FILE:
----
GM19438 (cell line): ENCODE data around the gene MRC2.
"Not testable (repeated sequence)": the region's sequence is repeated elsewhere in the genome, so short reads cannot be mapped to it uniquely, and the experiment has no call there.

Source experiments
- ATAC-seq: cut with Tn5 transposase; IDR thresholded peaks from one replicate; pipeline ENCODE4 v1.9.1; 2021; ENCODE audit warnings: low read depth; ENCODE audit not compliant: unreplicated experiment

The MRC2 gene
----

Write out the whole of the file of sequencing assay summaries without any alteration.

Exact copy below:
GM19438 (cell line): ENCODE data around the gene MRC2.
"Not testable (repeated sequence)": the region's sequence is repeated elsewhere in the genome, so short reads cannot be mapped to it uniquely, and the experiment has no call there.

Source experiments
- ATAC-seq: cut with Tn5 transposase; IDR thresholded peaks from one replicate; pipeline ENCODE4 v1.9.1; 2021; ENCODE audit warnings: low read depth; ENCODE audit not compliant: unreplicated experiment

The MRC2 gene